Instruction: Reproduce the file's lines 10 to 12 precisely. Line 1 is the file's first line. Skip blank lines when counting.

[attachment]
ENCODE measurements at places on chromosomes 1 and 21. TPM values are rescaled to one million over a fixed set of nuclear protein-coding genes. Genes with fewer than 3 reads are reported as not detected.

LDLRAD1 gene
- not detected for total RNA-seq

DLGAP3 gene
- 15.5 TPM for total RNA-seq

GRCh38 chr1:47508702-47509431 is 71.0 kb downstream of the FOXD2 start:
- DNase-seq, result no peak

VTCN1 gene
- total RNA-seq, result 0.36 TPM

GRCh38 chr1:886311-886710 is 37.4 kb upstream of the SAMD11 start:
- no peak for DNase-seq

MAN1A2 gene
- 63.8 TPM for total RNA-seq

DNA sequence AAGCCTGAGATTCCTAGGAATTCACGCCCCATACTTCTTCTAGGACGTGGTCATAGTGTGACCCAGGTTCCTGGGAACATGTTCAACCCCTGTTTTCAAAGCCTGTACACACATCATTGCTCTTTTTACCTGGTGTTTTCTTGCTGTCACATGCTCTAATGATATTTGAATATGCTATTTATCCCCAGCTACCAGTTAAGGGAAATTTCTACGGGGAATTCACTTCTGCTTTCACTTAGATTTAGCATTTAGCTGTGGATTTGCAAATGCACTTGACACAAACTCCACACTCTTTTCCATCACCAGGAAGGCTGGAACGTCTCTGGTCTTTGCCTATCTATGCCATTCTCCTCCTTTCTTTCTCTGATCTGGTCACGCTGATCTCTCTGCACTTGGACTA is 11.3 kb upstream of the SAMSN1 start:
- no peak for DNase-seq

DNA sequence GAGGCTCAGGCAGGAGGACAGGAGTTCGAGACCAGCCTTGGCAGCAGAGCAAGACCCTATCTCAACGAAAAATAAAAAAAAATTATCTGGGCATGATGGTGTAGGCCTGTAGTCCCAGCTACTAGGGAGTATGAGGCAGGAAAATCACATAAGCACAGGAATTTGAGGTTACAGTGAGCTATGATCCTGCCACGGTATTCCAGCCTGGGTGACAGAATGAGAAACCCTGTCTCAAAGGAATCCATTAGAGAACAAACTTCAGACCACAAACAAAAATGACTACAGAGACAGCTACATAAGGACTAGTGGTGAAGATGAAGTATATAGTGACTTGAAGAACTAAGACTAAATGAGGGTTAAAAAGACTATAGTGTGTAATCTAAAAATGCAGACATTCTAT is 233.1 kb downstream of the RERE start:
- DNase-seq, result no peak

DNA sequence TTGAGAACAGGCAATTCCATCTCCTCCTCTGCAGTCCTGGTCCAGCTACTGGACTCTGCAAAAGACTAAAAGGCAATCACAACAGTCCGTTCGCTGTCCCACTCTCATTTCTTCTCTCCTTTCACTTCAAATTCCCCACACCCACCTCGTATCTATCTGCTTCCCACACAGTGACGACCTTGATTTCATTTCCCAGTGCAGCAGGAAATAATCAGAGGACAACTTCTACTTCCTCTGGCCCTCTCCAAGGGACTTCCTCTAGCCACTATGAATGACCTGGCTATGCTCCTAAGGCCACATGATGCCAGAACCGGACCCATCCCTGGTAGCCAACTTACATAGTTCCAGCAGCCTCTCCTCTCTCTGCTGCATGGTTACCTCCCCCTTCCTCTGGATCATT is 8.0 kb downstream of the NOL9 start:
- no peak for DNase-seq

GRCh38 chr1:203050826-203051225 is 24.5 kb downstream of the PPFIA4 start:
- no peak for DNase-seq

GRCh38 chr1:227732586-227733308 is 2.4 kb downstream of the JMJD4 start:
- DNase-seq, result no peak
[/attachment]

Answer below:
GRCh38 chr1:886311-886710 is 37.4 kb upstream of the SAMD11 start:
- no peak for DNase-seq

MAN1A2 gene